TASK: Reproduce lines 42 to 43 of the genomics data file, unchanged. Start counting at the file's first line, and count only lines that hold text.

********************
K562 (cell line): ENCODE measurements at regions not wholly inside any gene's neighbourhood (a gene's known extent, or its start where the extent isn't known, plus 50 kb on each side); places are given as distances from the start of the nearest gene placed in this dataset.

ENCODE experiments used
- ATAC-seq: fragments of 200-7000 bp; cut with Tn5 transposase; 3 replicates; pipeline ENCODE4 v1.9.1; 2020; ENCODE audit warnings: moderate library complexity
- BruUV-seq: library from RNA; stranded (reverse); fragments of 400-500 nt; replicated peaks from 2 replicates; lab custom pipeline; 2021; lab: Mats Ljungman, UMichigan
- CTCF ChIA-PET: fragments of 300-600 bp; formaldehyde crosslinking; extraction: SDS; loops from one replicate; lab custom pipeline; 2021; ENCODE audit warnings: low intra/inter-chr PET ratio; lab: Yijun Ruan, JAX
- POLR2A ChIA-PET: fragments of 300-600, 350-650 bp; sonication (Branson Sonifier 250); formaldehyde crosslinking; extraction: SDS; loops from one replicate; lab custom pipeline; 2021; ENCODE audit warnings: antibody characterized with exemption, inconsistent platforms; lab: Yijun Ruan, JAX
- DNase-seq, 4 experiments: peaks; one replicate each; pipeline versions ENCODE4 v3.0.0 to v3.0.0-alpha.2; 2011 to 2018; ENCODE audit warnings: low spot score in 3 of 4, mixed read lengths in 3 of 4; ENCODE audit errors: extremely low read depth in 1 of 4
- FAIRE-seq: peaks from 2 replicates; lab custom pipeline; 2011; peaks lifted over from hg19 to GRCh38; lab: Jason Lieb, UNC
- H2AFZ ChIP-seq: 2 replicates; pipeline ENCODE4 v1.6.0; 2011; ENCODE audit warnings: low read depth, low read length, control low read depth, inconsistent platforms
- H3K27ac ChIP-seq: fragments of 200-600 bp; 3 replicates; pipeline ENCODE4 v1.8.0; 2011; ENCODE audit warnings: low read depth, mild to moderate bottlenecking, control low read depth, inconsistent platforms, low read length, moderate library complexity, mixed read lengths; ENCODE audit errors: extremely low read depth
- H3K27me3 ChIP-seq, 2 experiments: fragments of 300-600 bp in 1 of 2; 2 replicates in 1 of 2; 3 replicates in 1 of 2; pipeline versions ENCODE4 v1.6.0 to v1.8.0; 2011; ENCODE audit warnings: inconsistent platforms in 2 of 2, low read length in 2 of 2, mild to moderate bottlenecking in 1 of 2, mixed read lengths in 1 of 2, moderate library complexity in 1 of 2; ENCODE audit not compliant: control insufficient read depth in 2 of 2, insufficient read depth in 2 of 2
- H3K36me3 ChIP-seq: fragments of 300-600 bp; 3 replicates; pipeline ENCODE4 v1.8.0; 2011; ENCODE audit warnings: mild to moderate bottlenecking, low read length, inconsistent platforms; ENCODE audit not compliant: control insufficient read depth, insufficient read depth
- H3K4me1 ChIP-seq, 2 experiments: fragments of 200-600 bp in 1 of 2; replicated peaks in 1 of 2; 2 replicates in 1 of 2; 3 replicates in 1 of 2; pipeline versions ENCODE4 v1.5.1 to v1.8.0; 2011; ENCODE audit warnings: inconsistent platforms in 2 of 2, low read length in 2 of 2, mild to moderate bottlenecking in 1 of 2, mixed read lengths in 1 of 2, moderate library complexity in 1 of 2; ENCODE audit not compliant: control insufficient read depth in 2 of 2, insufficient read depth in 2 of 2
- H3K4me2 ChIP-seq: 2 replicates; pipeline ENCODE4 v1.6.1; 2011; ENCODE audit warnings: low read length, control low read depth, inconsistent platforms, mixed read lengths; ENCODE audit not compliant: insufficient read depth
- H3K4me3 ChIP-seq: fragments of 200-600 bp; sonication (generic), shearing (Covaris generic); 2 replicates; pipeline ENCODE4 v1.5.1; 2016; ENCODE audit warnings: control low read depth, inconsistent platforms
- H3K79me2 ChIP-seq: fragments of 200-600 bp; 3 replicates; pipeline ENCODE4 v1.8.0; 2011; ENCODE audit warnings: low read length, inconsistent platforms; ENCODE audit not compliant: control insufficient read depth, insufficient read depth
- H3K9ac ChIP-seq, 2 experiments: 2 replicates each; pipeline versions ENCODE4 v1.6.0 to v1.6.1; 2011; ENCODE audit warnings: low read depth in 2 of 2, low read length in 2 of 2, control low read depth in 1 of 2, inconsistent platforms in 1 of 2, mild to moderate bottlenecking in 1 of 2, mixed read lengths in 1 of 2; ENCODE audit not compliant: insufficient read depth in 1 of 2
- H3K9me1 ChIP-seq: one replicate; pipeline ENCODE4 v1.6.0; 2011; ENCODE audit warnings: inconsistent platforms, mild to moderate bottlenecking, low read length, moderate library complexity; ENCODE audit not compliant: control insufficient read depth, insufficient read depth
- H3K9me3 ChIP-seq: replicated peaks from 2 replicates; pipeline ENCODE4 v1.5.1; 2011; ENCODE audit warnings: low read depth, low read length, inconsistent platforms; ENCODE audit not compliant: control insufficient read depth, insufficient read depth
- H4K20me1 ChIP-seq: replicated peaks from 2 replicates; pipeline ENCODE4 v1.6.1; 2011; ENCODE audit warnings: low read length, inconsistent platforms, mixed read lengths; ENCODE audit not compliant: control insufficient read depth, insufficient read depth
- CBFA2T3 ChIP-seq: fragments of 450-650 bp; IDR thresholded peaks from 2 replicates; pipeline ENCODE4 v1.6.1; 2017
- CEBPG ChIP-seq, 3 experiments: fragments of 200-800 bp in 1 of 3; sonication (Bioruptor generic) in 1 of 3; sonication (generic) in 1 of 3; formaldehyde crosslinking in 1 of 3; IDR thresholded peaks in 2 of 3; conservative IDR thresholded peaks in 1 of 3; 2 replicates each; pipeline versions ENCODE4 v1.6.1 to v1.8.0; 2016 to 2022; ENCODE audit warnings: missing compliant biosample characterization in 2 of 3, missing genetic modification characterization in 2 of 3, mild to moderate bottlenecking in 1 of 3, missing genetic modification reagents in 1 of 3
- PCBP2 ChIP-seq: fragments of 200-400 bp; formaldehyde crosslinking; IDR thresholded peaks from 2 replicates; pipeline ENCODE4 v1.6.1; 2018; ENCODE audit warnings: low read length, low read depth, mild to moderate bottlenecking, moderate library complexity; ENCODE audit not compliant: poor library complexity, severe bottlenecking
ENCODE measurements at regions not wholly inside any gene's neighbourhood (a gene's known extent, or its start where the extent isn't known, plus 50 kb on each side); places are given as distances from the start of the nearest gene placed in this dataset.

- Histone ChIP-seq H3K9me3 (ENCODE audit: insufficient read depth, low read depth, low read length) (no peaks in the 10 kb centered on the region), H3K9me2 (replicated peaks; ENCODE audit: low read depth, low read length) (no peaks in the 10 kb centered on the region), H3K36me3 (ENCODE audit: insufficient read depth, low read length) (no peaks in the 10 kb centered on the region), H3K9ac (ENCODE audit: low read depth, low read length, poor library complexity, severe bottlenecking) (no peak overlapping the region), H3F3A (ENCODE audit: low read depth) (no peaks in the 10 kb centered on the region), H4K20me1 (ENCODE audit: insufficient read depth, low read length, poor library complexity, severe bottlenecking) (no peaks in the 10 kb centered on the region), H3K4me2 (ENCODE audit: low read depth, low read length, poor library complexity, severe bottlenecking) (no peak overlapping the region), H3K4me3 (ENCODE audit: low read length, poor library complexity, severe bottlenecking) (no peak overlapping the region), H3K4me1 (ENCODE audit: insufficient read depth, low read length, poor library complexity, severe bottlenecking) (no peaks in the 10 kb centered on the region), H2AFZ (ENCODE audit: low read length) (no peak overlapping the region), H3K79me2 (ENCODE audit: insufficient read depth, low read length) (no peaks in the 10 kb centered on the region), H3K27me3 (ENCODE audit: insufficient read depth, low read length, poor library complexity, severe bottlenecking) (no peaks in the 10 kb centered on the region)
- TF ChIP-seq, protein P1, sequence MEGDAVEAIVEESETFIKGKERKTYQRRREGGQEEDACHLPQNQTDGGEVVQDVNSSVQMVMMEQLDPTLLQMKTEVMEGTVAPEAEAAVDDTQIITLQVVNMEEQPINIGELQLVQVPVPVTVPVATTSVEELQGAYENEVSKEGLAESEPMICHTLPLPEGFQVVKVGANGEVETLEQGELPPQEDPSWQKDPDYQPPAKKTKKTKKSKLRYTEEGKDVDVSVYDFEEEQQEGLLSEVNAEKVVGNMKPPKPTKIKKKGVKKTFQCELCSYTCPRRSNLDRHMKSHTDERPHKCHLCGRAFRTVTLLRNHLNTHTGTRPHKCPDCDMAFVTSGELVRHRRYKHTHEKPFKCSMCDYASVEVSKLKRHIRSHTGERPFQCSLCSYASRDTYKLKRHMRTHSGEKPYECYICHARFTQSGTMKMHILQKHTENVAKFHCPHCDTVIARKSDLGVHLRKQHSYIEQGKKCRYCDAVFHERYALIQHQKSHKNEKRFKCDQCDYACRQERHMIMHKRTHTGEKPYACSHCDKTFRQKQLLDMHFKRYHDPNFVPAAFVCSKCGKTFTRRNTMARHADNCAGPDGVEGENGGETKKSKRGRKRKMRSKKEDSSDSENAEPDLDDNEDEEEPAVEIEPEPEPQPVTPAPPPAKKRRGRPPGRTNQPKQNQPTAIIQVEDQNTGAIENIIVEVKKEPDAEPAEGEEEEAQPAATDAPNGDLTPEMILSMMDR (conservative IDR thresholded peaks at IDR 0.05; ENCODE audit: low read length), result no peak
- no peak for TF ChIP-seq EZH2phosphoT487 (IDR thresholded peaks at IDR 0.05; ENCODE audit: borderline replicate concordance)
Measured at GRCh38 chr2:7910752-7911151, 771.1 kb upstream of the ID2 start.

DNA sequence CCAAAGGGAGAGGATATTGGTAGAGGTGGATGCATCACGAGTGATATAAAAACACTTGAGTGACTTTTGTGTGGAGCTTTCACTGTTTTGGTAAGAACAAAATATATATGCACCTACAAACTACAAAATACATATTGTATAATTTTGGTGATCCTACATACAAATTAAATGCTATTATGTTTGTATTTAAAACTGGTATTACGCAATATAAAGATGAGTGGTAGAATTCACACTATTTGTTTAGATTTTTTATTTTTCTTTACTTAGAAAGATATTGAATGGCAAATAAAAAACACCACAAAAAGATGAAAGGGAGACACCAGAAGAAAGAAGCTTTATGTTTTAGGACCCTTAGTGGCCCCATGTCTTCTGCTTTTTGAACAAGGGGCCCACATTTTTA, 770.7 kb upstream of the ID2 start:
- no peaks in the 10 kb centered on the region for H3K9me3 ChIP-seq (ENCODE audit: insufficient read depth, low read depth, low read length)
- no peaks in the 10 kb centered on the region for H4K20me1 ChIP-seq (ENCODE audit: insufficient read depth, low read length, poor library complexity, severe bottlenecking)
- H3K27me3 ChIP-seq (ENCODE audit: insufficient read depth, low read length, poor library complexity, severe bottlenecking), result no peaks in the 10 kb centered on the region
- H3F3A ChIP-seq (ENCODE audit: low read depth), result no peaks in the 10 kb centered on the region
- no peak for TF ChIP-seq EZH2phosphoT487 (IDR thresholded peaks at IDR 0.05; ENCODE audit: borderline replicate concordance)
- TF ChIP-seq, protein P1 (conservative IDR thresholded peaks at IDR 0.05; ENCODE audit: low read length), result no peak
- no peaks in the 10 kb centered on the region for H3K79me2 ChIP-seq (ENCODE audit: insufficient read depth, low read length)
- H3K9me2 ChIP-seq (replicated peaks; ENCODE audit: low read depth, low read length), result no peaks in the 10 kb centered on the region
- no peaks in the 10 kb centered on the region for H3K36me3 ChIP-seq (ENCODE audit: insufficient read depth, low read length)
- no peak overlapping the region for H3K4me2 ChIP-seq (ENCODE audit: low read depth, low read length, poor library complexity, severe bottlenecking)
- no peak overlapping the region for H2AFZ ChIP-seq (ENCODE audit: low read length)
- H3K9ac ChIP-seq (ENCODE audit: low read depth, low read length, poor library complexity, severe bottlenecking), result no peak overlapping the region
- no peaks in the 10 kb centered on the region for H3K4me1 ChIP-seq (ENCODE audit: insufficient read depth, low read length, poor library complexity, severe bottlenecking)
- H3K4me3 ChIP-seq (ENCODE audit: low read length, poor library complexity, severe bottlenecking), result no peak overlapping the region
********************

- no peaks in the 10 kb centered on the region for H3K4me1 ChIP-seq (ENCODE audit: insufficient read depth, low read length, poor library complexity, severe bottlenecking)
- H3K4me3 ChIP-seq (ENCODE audit: low read length, poor library complexity, severe bottlenecking), result no peak overlapping the region